Indian Classical Music – Hindustani


Hindustani classical music is an ancient and complex musical art form that has been handed down from generation to generation. This style of music allows for freedom and self-expression while still following the fundamental rules and motifs of the genre. It revolves around two primary components: ragas, which are melodic modes, and talas, which are rhythmic cycles. A variety of instruments are used in this form of music, such as plucked stringed instruments like sitar, sarod, santoor, tambura, and tanpura, and wind instruments like shehnai and flute. Hindustani music is still popular today and continues to be an important part of Indian culture.

Which is Hindustani Classical Music?

Hindustani classical music is an ancient genre of North Indian music that has been passed down through generations of musicians. It is a sophisticated style characterized by intricate melodies, complex rhythms, and impressive vocal abilities. Its two-part raga system combines tonal structure with rhythmic diversity, creating a unique and captivating sound. This timeless art form is typically accompanied by instruments like the sitar or tabla and is popular in India, Pakistan, and Bangladesh. Historically performed to honour gods or express emotion through song, Hindustani classical music remains a powerful medium for conveying meaningful stories and messages even today.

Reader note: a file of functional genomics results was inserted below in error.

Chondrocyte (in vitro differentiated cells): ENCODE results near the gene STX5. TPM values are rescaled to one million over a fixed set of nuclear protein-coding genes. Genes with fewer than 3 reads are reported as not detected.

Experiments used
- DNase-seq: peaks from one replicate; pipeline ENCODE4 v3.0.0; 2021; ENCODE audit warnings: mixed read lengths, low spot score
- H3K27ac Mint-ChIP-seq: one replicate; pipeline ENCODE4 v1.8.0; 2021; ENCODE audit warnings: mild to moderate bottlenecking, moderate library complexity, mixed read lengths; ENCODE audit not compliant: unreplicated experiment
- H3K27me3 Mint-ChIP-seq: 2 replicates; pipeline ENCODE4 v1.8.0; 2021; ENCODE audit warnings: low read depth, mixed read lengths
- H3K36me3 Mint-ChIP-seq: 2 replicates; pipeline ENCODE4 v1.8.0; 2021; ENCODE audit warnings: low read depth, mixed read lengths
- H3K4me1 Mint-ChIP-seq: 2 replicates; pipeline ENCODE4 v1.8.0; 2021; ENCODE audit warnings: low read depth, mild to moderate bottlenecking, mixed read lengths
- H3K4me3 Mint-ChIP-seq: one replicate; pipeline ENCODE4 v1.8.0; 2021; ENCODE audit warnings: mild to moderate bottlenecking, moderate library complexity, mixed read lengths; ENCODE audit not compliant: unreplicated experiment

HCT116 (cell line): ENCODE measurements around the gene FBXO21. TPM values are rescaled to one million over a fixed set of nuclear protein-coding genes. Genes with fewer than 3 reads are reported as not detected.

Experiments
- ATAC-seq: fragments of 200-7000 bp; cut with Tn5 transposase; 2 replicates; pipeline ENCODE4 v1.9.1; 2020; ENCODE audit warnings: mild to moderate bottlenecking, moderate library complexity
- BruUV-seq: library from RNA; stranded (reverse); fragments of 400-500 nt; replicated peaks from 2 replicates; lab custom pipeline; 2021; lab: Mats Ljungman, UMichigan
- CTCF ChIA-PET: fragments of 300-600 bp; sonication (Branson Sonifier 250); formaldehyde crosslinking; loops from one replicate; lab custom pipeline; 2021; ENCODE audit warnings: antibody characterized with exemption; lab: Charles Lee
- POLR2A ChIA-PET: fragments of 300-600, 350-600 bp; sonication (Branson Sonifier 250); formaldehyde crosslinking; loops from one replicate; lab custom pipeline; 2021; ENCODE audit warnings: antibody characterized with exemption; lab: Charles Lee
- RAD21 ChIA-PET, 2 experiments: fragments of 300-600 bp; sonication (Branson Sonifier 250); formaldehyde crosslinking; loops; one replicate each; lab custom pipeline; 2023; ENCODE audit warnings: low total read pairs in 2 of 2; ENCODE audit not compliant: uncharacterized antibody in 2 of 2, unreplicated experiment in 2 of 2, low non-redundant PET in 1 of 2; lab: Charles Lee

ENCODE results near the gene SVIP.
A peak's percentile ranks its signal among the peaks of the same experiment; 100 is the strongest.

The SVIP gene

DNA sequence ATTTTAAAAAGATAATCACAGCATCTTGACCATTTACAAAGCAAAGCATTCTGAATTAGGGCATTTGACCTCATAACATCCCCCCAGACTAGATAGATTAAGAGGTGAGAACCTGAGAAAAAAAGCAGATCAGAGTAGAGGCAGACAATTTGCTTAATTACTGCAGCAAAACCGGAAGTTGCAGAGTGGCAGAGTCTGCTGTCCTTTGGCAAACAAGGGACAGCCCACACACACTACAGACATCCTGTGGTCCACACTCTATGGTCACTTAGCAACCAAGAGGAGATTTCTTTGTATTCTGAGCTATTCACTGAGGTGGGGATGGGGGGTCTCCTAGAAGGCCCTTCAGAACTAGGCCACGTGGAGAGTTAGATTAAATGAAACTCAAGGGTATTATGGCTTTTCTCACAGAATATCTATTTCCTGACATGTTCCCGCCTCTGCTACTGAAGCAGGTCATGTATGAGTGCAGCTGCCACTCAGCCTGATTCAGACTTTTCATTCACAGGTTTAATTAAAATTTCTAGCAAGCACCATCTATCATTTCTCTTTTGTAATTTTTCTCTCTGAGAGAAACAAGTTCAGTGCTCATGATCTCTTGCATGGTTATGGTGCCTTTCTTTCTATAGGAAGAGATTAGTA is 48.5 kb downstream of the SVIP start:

Who is the father of Hindustani music?

Ustad Amir Khan is widely regarded as the father of Hindustani music, having revolutionized the genre in the early-mid 1900s. His innovative approach to sarod playing and vocal performance, known as khayal singing, elevated Indian classical music to a new level and earned him recognition on the international stage. His creative use of ragas and improvisation techniques pushed the boundaries of tonality, creating a style that continues to inspire contemporary Hindustani musicians and stir the souls of music lovers around the world.

What is the 5 Hindustani music?


Khayal is the most popular form of Hindustani classical music. It is based on the improvisational and melodic style of singing. Khayal usually follows a particular traditional structure, beginning with the alaap, followed by the composition of the song.


Thumri is a light and romantic form of Hindustani classical music. It is often based on a semi-classical rag and includes elements of light and poetic lyrics. The style of singing is typically very expressive and incorporates a lot of improvisation.


Dhrupad is the oldest and most complex form of Hindustani classical music. It follows a rigorous structure and is based on precise and precise melodic patterns. Dhrupad is typically performed with accompaniment from a tanpura, and is known for its deep and spiritual sound.


Tappa is a fast-paced and energetic form of Hindustani classical music. It is based on a cyclic structure and is typically performed with accompaniment from a tanpura. Tappa is known for its intricate melodic patterns and its use of complex rhythms.